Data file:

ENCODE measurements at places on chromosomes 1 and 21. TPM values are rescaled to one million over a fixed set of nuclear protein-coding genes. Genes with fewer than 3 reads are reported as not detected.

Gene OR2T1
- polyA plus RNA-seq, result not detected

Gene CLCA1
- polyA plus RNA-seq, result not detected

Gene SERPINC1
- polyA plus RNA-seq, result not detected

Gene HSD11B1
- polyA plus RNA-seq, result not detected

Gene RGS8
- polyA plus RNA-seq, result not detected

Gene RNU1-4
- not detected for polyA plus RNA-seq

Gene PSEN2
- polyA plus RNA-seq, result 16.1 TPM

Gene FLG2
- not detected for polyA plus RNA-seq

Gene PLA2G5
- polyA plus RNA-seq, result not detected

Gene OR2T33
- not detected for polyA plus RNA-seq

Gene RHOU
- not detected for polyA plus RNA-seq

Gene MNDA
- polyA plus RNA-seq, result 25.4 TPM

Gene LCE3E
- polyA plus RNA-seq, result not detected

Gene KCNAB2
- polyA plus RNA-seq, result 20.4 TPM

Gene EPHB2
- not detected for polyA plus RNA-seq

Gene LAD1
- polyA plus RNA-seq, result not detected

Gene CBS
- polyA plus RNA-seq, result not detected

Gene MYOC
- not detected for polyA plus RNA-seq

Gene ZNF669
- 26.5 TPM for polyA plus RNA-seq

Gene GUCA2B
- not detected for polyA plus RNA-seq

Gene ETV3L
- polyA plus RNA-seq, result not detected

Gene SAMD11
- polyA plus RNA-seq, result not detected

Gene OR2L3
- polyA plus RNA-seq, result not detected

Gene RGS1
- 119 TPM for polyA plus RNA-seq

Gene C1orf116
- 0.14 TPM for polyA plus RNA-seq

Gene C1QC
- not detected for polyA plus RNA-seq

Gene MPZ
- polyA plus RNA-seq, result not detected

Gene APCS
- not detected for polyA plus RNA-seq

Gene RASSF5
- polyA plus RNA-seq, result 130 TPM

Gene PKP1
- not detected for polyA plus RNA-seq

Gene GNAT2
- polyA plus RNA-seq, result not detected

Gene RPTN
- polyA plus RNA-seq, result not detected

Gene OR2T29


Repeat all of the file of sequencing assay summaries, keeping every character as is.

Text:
ENCODE measurements at places on chromosomes 1 and 21. TPM values are rescaled to one million over a fixed set of nuclear protein-coding genes. Genes with fewer than 3 reads are reported as not detected.

Gene OR2T1
- polyA plus RNA-seq, result not detected

Gene CLCA1
- polyA plus RNA-seq, result not detected

Gene SERPINC1
- polyA plus RNA-seq, result not detected

Gene HSD11B1
- polyA plus RNA-seq, result not detected

Gene RGS8
- polyA plus RNA-seq, result not detected

Gene RNU1-4
- not detected for polyA plus RNA-seq

Gene PSEN2
- polyA plus RNA-seq, result 16.1 TPM

Gene FLG2
- not detected for polyA plus RNA-seq

Gene PLA2G5
- polyA plus RNA-seq, result not detected

Gene OR2T33
- not detected for polyA plus RNA-seq

Gene RHOU
- not detected for polyA plus RNA-seq

Gene MNDA
- polyA plus RNA-seq, result 25.4 TPM

Gene LCE3E
- polyA plus RNA-seq, result not detected

Gene KCNAB2
- polyA plus RNA-seq, result 20.4 TPM

Gene EPHB2
- not detected for polyA plus RNA-seq

Gene LAD1
- polyA plus RNA-seq, result not detected

Gene CBS
- polyA plus RNA-seq, result not detected

Gene MYOC
- not detected for polyA plus RNA-seq

Gene ZNF669
- 26.5 TPM for polyA plus RNA-seq

Gene GUCA2B
- not detected for polyA plus RNA-seq

Gene ETV3L
- polyA plus RNA-seq, result not detected

Gene SAMD11
- polyA plus RNA-seq, result not detected

Gene OR2L3
- polyA plus RNA-seq, result not detected

Gene RGS1
- 119 TPM for polyA plus RNA-seq

Gene C1orf116
- 0.14 TPM for polyA plus RNA-seq

Gene C1QC
- not detected for polyA plus RNA-seq

Gene MPZ
- polyA plus RNA-seq, result not detected

Gene APCS
- not detected for polyA plus RNA-seq

Gene RASSF5
- polyA plus RNA-seq, result 130 TPM

Gene PKP1
- not detected for polyA plus RNA-seq

Gene GNAT2
- polyA plus RNA-seq, result not detected

Gene RPTN
- polyA plus RNA-seq, result not detected

Gene OR2T29